Bears are attracted to the area when the fish are spawning, feeding on the salmon and carrying them into the forest, leaving the remaining parts to fertilize the trees and provide food for other species.

The danger to humans is when garbage is left, drawing the bears to areas frequented by local residents like the hatchery and the hiking trails, to prowl through garbage for food waste.

Protect public safety and protect our wildlife, please use only bear-resistant containers for your garbage or dispose of it when you get home.

For more information on “Bear Smart”, you can visit www.bearsmartbc.com or www.facebook.com/bearsmartbc

Thank you for keeping bears wild!

 

Counting a dead Pink

Counting a dead Pink

Fall 2014 Fish Count

As of this writing, September 1st, Nile Creek is heavily populated with returning Pink salmon and has been since late July when those early arrivals made their first appearance. In spite of low water levels, new fish continue to arrive and, by all accounts, 2014 will be the year for a record setting return of Pinks.

Campbell River uses swimmers and a fish net to count the returns and have done so for many years. They are reporting an estimated return of 1.5 million Pinks vs. last year’s record return of 1 million fish. Good news for sports and commercial fisherman, and for those who just love fresh and smoked fish.

The fish in Nile Creek have never been officially counted, so there is no historical data on returns. However, a number of NCES volunteers are game to start the practice.

So, how do you count fish that are perpetually in motion, and where water levels, turbidity, challenging terrain and hungry predators all conspire to make the task difficult, if not impossible?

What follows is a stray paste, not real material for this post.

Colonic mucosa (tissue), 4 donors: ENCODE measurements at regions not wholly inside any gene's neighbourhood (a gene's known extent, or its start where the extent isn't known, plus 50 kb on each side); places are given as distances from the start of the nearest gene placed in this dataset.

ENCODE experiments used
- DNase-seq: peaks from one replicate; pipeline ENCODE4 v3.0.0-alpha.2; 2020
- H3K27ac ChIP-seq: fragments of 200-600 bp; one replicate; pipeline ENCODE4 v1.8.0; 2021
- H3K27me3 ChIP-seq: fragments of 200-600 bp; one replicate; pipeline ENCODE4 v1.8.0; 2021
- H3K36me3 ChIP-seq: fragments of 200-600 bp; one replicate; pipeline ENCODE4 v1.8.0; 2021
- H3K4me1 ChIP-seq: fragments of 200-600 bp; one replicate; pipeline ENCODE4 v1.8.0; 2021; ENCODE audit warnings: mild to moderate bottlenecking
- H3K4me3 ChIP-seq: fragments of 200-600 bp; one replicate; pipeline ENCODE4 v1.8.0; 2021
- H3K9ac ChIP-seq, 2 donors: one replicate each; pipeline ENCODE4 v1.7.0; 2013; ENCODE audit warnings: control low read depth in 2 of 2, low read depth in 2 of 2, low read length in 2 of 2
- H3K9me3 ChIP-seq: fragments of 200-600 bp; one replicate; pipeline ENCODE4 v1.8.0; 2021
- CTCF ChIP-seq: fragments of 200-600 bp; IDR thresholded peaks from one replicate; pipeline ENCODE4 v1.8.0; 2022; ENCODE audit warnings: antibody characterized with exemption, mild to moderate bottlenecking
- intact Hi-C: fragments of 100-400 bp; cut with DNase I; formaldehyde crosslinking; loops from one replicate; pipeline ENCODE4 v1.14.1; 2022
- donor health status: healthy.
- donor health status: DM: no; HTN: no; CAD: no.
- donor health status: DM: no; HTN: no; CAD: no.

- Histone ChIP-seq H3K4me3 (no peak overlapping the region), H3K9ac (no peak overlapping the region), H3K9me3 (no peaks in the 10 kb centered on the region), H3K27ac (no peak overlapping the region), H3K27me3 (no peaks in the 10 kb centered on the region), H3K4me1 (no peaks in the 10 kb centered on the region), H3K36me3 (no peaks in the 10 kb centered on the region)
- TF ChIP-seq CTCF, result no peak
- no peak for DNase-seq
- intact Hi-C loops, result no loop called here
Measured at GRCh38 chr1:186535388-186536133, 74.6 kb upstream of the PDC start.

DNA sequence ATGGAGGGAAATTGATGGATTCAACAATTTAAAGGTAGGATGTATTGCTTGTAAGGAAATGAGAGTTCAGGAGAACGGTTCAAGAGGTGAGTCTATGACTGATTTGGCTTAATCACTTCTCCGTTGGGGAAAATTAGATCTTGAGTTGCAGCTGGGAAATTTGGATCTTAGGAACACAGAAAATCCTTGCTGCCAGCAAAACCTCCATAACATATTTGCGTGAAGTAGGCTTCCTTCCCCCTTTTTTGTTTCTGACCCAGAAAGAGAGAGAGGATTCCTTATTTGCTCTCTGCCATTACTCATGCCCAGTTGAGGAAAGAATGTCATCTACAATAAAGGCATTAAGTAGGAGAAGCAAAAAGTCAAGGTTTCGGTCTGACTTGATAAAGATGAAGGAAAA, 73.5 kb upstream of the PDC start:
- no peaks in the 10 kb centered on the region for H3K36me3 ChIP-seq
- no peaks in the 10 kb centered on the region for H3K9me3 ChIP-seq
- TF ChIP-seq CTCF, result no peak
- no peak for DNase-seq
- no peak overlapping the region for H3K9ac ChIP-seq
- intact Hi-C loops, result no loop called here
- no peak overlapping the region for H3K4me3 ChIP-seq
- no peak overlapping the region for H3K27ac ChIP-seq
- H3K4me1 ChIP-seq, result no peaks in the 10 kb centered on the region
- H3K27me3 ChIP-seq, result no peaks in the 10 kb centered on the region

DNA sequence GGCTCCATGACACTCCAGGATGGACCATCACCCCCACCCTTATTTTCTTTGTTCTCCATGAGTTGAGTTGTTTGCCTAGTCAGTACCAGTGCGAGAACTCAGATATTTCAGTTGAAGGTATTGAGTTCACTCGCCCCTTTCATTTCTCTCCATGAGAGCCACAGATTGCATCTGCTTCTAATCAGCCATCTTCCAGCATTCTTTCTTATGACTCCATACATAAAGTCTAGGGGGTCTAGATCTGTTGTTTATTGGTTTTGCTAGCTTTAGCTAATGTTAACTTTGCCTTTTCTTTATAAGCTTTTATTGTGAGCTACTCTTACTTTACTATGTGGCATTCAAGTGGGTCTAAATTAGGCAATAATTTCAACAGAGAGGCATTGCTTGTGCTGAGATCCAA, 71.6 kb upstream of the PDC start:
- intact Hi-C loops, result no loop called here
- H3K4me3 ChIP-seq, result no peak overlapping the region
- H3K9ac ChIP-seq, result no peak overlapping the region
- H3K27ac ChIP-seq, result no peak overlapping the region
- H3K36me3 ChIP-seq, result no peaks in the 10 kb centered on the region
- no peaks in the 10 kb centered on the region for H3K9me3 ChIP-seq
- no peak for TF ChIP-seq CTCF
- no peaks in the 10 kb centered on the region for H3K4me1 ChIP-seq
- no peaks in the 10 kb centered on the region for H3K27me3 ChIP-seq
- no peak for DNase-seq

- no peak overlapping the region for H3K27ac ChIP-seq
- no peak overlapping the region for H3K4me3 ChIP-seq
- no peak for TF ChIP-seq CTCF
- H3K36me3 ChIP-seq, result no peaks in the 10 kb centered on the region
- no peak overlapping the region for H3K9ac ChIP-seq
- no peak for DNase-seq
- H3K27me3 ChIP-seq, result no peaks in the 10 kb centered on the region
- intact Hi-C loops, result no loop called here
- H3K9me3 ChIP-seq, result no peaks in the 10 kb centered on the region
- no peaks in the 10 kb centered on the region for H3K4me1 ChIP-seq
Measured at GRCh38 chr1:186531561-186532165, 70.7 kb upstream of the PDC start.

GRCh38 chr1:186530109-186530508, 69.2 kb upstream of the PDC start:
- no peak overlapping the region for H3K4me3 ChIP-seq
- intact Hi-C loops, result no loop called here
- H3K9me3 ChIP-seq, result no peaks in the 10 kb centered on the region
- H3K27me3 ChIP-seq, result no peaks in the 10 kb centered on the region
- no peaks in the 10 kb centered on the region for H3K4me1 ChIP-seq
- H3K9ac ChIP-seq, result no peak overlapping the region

Dead Pinks

Dead Pinks

The two kilometre length of the Nile creek, plus the one kilometre side channel, have been divided into manageable segments. Volunteers will walk the specified segments of the creek at regular intervals, counting both live and dead fish before, during and after the spawning period. The count began August 23rd and will be counted weekly through the peak mid-September spawning period and until the end of spawning in late September.

DFO (Department of Fisheries & Oceans) encourages community groups to participate in stream walks and provides instruction on best practises and safety, as well as supplying a Stream Inspection Log (SIL) to record the required data in a comprehensive and consistent format. Data captured from the Nile Creek 2014 fish count will be entered into the DFO salmon escapement database and can be used for year over year comparisons. Over a period of time, the data creates a picture of Nile Creek Pink salmon returns and will provide the basis for a “Relative Index of Abundance”.

Although counting fish is not an exact science and all projected returns are estimates, the importance of having the numbers cannot be overstated, as they provide early warning of changes in fish return trends and will help to ensure the continuation of this commercial, sport and gourmet bonanza.

A rest at the end.

A rest at the end.

 

Nile Creek Enhancement Society wishes to thank our dedicated volunteers: Bob Ellis, Ken Traynor, Corley Henry, Bob Niedermayer and Jack Gillen.

Thanks also to Dave Davies and David O’Brien, DFO for their assistance and support.